Dr. Martin Luther King at SMU, 1966


Dr. Martin Luther King Jr.

      On August 4th, 1965, Bert Moore, a then-SMU Student Senate Vice President sent a letter to Dr. Martin Luther King Jr. asking him to visit the campus and give a speech on the Civil Rights Movement. According to Moore’s letter, there were only two Black undergraduate students at SMU. In addition, Moore wrote that “Dallas could hardly be called progressive in her handling of civil rights.”[1] Bert Moore’s ultimate goal was to enable civil rights progression on SMU’s campus and even the Dallas area.


      Just seven months later; Bert Moore’s request was honored. On March 17, 1966, Dr. Martin Luther King Jr. visited Southern Methodist University and spoke for an hour in the 2,700 seat McFarlin Auditorium.[2] Although closed to the public, over two thousand students, faculty, and staff attended the lecture, which was a standing-room only.[3] Dr. King discussed the historical events that led Black Americans to face oppression within America including the inhumanity of slavery, the US Supreme Court decisions of Dred Scott and Plessy versus Ferguson, and lynchings throughout the South to display slavery and later segration created racial injustices.[4] However, each of these topics helped the audience members at Southern Methodist University understand the importance of race relations within America and Dr. King’s hopes for the future of integration. In his opening, he stated,


“It is always a very rich and rewarding experience when I can take a brief break from the day-to-day demands of our struggle for freedom and human dignity and discuss the issues involved in that struggle with college and university students and concerned people of goodwill all over the country and all over the world.”[5]


      Dr. Martin Luther King mentioned how rewarding it is to take a brief break from the demanding struggle for freedom and human dignity to discuss the issues with college and university students.[6] His time at SMU left a huge impression on the campus. He mentioned to the audience to be involved participants and not silent onlookers.[7] His ideologies on the advancement of race relations still impacts our campus community today.


      Every year, the office of Social Change and Intercultural Engagement hosts Dream Week, in which the SMU community has gathers for a week of several events to honor the life and legacy of Dr. King with SMU’s participation in the City of Dallas MLK Day Parade. Students, faculty, and staff are invited in the annual Unity Walk with the SMU President. [8]


      Nearly six decades after Dr. King’s speech at MSU, a group of SMU students devoted their time to ensure a Texas Historical Commission Marker was created to commemorate Dr. Martin Luther King Jr.’s speech. In February 2023, SMU held an event to unveil the Texas Historical Commission plaque, which is located outside of McFarlin Auditorium.[9] SMU students have continuously embodied the mission statement of being “World Changers.” Fifty-seven years after Bert Moore invited Dr. King to campus, students organized a plaque to instil students to reflection on the advancements of race relations within our nation, the Dallas community, and on the campus of Southern Methodist University.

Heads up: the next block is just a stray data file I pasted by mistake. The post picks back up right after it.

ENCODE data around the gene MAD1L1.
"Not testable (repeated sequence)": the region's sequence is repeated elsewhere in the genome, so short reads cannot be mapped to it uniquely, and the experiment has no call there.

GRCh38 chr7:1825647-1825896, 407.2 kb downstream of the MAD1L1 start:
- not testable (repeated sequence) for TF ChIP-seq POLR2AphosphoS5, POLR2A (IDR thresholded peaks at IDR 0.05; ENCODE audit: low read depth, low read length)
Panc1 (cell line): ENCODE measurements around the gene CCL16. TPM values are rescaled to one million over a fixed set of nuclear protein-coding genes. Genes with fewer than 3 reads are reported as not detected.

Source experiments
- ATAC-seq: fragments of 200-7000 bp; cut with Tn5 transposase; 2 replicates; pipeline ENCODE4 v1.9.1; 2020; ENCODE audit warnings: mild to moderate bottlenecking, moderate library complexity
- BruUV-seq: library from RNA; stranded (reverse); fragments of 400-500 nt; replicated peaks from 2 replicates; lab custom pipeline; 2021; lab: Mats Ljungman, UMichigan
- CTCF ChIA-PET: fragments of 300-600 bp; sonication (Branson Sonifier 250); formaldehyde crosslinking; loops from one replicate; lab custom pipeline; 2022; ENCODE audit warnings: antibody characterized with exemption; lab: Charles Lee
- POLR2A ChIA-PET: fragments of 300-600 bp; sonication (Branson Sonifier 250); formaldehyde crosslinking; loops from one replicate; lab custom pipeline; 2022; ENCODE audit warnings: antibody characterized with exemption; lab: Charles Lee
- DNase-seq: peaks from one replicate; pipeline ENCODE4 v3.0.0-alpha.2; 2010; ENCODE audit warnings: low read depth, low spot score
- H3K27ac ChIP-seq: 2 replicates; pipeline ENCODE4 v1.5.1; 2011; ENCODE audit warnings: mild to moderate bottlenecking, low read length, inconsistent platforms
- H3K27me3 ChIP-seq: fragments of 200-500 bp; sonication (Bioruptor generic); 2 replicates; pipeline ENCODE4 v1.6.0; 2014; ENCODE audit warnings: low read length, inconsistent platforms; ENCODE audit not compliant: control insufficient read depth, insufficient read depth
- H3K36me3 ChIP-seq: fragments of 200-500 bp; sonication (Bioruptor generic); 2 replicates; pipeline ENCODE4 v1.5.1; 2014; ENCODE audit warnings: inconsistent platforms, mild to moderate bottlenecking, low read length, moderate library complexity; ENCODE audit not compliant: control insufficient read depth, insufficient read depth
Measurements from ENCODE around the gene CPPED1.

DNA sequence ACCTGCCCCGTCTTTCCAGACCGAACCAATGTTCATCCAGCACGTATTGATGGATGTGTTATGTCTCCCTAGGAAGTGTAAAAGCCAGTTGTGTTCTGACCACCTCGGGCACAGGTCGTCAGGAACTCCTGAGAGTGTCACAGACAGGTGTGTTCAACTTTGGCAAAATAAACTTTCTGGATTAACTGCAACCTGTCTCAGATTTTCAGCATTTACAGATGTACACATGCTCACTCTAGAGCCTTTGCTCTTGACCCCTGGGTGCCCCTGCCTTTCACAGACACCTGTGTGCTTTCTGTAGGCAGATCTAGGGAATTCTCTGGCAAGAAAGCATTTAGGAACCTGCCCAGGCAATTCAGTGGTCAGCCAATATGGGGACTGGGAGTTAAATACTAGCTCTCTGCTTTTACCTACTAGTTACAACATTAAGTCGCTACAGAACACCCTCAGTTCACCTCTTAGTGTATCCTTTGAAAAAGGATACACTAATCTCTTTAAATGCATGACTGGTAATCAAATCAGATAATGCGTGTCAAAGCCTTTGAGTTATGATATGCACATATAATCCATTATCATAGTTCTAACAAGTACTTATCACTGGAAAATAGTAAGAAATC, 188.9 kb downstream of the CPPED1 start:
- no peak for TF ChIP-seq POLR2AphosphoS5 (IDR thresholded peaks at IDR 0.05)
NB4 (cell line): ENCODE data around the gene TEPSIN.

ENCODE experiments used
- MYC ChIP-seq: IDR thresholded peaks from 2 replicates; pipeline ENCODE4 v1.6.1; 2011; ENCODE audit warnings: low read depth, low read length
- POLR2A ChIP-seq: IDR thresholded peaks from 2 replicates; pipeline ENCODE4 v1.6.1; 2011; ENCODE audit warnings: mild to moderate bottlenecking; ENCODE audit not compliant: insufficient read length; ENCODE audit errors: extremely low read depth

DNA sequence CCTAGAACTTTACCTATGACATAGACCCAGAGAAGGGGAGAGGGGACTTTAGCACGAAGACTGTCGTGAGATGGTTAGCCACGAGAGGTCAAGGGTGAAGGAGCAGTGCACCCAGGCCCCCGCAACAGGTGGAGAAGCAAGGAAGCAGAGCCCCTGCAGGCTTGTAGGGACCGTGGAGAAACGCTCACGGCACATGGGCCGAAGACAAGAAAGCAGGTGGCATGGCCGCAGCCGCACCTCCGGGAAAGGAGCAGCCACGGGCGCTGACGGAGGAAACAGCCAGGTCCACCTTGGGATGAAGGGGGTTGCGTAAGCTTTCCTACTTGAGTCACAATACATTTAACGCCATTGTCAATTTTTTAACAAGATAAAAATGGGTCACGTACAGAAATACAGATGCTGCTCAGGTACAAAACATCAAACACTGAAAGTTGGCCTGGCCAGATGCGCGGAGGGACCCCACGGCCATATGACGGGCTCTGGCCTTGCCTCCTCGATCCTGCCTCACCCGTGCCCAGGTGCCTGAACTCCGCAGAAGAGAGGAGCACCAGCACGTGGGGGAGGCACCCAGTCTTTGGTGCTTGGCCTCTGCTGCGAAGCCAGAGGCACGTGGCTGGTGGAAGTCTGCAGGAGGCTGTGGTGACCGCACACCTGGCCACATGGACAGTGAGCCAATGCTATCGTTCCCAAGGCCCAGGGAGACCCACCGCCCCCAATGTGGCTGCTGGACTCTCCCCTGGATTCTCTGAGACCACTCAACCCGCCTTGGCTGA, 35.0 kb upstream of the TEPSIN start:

Works Cited


“Marked by History.” SMU, 16 Feb. 2023, https://www.smu.edu/stories/marked-by-history.


“SMU Has Always Been a Meeting Place for Minds That Change the World.” SMU,




[1] Letter of invitation from Bert Moore, Vice President, Students’ Association, SMU, dated August 4, 1965. https://www.smu.edu/AboutSMU/MLKarchive


[2] Marked by history: A new historical marker honors Dr. Martin Luther King, Jr.’s 1966 visit to campus. Learn how students — both then and now — made it happen. February 16, 2023. https://www.smu.edu/stories/marked-by-history


[3] Melissa Repko, SMU alumni remember a visit by the Rev. Martin Luther King Jr. January 18, 2014. https://www.smu.edu/AboutSMU/MLKarchive


[4] Transcript of Dr. Martin Luther King Jr.'s speech at SMU on March 17, 1966. SMU has always been a meeting place for minds that change the world. https://www.smu.edu/AboutSMU/MLKarchive


[5] Transcript of Dr. Martin Luther King Jr.'s speech.


[6] Transcript of Dr. Martin Luther King Jr.'s speech.


[7] Repko.


[8] Signature Programs, Dream Week, Office of Social Change and Intercultural Engagement.  https://www.smu.edu/StudentAffairs/SocialChangeandInterculturalEngagement/InterculturalEngagement/CulturalHeritageCelebrations


[9] Marked by history.


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Cite this Page:

Paige Edwards, “Dr. Martin Luther King at SMU, 1966,” Human Rights Dallas Maps, accessed July 17, 2024, https://humanrightsdallasmaps.com/items/show/37.

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